Alcoholism Statistics

Alcoholism statistics show that the drinking problem facing our society is steadily getting worse and worse. The statistics on alcoholism are mind blowing. Alcoholism is a serious problem in today's society. It is extremely important that the public, including the large groups of users and abusers of alcohol, gain as much knowledge as possible about the symptoms and effects of alcoholism if we ever want to see the reduction of statistics involving fatalities, injuries, diseases caused from the use and abuse of alcohol. Education and realization of the effects alcoholism can have on the different aspects of a person's life are the best ways that we can help lower the number of individuals who are addicted to alcohol. According to a survey of adults 18 and over, 25% call themselves lifetime abstainers, 14% were former drinkers and 60.8% consider themselves current drinkers, with 13% being infrequent drinkers and 47% being regular drinkers. Of the current drinkers, 70% consider themselves light drinkers in the past year, 23% consider themselves moderate drinkers, and 7% consider themselves heavier drinkers. When they were asked how many days in the past year they consumed more than five drinks, 68% said that there were no days, 32% said that there was at least one day with 14% admitting to twelve or more days with five or more drinks. Statistics show that the results are similar for geographic regions differing from one-fourth to one-third of drinkers that had at least one day of five or more drinks.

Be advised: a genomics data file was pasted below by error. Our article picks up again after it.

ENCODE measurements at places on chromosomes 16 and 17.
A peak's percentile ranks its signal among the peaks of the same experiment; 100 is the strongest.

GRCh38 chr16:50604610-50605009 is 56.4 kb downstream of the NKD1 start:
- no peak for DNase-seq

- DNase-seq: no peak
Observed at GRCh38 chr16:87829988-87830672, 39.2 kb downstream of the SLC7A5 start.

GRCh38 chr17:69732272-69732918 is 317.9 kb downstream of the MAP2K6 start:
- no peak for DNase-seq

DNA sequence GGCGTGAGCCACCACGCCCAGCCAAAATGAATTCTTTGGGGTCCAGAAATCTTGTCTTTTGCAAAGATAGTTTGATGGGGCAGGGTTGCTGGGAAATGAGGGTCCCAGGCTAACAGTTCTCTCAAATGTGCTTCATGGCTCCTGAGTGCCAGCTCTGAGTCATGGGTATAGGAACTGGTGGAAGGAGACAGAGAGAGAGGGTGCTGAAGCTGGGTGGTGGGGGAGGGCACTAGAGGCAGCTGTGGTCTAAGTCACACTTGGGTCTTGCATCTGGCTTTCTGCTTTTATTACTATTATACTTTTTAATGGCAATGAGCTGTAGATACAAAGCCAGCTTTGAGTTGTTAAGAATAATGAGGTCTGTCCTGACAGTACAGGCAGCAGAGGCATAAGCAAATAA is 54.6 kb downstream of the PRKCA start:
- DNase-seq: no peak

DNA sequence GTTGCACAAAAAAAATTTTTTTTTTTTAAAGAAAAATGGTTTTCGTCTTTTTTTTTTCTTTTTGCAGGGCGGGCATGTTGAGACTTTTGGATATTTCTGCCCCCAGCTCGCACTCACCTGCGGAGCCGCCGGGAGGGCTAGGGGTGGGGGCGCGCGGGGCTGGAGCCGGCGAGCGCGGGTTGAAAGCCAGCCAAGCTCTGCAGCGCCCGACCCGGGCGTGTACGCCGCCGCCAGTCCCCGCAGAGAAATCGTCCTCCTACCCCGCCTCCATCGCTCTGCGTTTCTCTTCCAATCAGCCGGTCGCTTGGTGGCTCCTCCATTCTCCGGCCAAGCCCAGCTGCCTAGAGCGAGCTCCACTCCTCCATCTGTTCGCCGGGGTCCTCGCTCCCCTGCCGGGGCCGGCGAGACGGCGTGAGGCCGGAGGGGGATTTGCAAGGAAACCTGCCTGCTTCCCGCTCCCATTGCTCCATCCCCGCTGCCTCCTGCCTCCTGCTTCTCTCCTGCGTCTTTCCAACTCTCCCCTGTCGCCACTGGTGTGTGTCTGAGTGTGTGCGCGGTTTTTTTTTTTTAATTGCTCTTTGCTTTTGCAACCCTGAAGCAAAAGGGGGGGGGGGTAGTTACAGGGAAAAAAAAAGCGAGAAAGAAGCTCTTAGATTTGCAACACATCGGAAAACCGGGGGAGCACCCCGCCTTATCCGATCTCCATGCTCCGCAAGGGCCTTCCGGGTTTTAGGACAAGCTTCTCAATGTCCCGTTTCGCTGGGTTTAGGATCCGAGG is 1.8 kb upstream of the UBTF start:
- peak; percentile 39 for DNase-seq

Reports put out by the National Center for Health Statistics from 2005 say that 17.6% of adolescents between the ages of 12-17 used alcohol in the past month, 11.1% reported binge drinking (5 or more drinks at a time) and 2.6% reported heavy alcohol use. Taking a closer look at binge drinking by age group shows that 28.1% of seniors report binging in the last two weeks compared with 21% of tenth graders and 10.5% of eighth graders. Males are slightly higher in the older categories and close to even for eighth graders. White adolescents have a higher percentage of binge drinking than African Americans of those surveyed with the gap increasing as the age increases.

When high school drinkers were broken down by age group, 47% of seniors admitted to using alcohol in the past month. There were a higher percentage of males than females, 50.7% to 43.3% and there was a significant disparity between white (52.3%) seniors and African American seniors (29%) in this category. In tenth-graders, about a third of both male and female students used alcohol in the past month.  When one looks at these alcoholism statistics, they realize that we are facing a big problem in society that must be addressed.